ANNE: I was so just excited when my team brought this to us. For me, being a female brand president and leader, I am so passionate about women’s leadership. Oftentimes it is just about being presented with the opportunity and the fact that She Should Run is about that and getting new people into politics, new leaders, is just incredible. You are helping women build their confidence and create their own opportunity. I find that things happen when you bring amazing people together to collaborate and unlock creativity and I think working with both of your organizations, prinkshop and She Should Run, gives Saucony as a brand the opportunity to actually lean in and be the change. And our consumer, she will respond. Our consumer is driven, she is self-motivated and is about betterment. Our consumers rally around community, they are ambitious leaders, and they are early adopters. So this collaboration just seemed super logical for us and seems to become more and more relevant as the days go by with all that we are dealing with.
ANNE: Erin, do you think women who run for sport and women who run for office have anything in common?
ERIN: Oh absolutely. I’m a runner, albeit a slow one, but I get out there and for me and I know for a lot of runners, every run has a purpose, and purpose is one of the big drivers of why we see women step up to explore a run for office. They feel either a sense of wanting to be part of some change or to find a solution and you have to have that purpose to want to run for office and you have to have that purpose to get out for any kind of sport, to do what you do. And, Anne, as you said about your consumer, these women who step up, they want to get something done, they want to problem solve and be part of good. I think there is amazing connectivity there.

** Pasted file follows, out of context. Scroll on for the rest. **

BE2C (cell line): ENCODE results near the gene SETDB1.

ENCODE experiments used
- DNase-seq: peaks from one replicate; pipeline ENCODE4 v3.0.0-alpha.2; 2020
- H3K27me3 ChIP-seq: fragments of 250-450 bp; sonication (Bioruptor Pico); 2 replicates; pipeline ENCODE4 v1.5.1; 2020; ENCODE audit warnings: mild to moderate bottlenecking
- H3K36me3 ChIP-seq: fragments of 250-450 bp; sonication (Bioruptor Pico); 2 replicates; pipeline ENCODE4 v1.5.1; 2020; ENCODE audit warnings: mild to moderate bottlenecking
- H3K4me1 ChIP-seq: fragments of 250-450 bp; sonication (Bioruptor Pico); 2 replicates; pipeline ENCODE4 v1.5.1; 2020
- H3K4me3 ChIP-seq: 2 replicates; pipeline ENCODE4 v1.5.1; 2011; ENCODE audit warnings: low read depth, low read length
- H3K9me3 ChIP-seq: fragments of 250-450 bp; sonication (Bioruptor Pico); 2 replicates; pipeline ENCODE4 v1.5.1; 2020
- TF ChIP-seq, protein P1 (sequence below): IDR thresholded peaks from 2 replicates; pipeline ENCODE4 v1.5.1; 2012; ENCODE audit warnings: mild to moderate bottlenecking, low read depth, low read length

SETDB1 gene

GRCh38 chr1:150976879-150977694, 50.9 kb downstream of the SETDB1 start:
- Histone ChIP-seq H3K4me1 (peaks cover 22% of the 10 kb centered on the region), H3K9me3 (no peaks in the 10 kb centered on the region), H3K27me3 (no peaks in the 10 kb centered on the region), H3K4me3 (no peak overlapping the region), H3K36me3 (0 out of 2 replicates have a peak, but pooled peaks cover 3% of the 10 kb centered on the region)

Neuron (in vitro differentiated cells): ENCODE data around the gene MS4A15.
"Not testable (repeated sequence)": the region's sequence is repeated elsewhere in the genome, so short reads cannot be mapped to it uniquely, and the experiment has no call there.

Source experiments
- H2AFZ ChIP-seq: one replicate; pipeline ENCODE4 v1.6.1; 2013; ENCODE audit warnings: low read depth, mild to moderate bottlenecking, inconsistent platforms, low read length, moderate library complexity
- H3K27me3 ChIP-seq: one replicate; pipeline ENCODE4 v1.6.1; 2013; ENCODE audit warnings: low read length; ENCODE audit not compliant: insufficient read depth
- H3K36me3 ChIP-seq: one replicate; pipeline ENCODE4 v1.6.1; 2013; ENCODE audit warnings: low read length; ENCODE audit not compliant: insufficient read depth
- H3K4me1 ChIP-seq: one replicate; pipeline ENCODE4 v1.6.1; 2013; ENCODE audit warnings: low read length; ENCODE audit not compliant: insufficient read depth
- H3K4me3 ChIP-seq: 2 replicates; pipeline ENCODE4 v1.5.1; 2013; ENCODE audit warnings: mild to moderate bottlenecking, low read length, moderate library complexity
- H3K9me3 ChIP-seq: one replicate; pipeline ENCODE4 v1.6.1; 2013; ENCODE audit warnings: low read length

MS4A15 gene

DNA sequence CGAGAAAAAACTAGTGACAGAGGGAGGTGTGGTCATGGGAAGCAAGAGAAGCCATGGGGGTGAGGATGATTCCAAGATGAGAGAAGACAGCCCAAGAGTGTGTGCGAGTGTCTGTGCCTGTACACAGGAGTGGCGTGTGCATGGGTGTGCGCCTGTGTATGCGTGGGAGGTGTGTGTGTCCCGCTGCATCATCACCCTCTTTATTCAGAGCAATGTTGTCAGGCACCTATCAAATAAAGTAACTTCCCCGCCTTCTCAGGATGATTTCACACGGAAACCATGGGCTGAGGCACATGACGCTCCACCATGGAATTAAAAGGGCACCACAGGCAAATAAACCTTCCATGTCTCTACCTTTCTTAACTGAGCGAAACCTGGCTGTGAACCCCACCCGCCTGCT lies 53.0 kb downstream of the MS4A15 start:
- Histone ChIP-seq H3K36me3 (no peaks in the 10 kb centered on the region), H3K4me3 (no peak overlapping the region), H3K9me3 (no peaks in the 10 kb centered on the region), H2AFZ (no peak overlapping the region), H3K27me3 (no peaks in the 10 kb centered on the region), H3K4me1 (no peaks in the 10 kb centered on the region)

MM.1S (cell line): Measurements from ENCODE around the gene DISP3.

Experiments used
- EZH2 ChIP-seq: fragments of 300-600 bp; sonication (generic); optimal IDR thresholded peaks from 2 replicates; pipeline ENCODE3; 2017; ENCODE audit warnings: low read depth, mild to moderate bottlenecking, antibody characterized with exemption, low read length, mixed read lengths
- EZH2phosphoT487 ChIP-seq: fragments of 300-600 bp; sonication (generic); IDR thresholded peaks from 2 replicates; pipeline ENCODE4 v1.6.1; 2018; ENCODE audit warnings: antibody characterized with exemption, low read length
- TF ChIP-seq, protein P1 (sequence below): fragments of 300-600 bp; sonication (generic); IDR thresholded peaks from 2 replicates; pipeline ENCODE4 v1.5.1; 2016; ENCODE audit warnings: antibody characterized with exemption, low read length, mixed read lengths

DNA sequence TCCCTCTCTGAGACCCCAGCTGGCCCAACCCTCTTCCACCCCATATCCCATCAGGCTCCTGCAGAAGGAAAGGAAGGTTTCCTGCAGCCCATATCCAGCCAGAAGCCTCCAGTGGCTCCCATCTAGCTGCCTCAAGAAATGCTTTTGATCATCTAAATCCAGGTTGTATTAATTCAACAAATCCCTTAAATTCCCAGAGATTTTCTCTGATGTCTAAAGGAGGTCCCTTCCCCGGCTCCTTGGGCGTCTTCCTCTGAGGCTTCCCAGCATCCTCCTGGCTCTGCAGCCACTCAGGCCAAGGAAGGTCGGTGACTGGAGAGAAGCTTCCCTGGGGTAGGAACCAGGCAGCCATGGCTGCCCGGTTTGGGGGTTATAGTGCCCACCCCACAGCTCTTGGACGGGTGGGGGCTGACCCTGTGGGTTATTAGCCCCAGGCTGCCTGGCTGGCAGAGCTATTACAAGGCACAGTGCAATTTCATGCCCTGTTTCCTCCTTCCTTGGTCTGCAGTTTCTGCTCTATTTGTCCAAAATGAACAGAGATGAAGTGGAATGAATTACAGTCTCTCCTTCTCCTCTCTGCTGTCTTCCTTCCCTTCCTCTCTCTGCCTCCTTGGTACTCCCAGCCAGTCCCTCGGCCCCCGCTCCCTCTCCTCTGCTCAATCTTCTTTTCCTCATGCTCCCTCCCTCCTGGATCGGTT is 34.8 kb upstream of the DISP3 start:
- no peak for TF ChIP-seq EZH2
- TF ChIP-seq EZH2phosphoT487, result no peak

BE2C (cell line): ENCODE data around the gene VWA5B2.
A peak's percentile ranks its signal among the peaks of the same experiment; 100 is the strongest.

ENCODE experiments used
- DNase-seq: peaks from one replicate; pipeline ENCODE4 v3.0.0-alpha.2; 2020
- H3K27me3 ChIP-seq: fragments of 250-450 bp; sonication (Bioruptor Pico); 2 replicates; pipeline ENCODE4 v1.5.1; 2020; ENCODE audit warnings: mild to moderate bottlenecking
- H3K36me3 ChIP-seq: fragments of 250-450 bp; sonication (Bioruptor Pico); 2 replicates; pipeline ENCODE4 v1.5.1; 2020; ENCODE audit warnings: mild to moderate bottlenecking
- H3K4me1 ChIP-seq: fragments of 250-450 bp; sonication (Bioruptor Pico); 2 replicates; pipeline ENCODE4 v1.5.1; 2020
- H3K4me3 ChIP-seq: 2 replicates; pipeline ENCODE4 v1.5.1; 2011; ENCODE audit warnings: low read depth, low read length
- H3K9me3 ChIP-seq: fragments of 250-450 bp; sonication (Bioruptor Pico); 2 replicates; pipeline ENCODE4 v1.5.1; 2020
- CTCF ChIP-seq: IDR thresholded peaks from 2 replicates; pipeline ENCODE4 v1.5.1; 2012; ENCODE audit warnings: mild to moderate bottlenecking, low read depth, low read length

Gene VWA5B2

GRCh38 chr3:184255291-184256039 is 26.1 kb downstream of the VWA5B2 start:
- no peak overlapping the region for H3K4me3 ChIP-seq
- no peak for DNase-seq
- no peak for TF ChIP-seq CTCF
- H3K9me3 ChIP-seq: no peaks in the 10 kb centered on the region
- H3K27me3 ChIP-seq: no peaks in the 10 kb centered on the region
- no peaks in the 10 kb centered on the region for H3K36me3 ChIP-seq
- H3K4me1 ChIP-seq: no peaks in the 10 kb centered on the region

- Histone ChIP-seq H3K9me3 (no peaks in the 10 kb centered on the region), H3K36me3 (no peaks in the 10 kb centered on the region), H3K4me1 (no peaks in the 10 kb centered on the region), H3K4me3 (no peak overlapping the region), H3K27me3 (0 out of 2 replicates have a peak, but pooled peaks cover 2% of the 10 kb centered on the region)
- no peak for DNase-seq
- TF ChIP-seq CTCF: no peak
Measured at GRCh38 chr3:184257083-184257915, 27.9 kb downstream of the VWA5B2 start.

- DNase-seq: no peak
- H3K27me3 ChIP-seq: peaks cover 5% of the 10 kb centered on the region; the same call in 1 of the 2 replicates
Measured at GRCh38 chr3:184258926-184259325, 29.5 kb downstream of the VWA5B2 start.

Anne: That is so interesting, as you were talking it made me think that, a lot of times, for women who are not runners, running races and events, there is a level of intimidation there and usually it is the cause or charity that gets them into it and allows them to take those first few steps and start training because they are doing it for something bigger than just the run. It is for the purpose.
I am curious if you find that with the women who come to you, do they need something to push them into it and once they do, are they all in?
ERIN: Oh yea. Absolutely. There are so many similarities to what it takes to get women to the starting line because we create all these scenarios in our head that we’re not good enough, we’re not talented enough, we don’t have what it takes and then you get there and what you realize is that there is something more to it. Whether it’s the fire in your belly and your purpose or that you’re not doing it alone and not just for yourself but for others, so that you can feel more complete. There are a lot of parallels.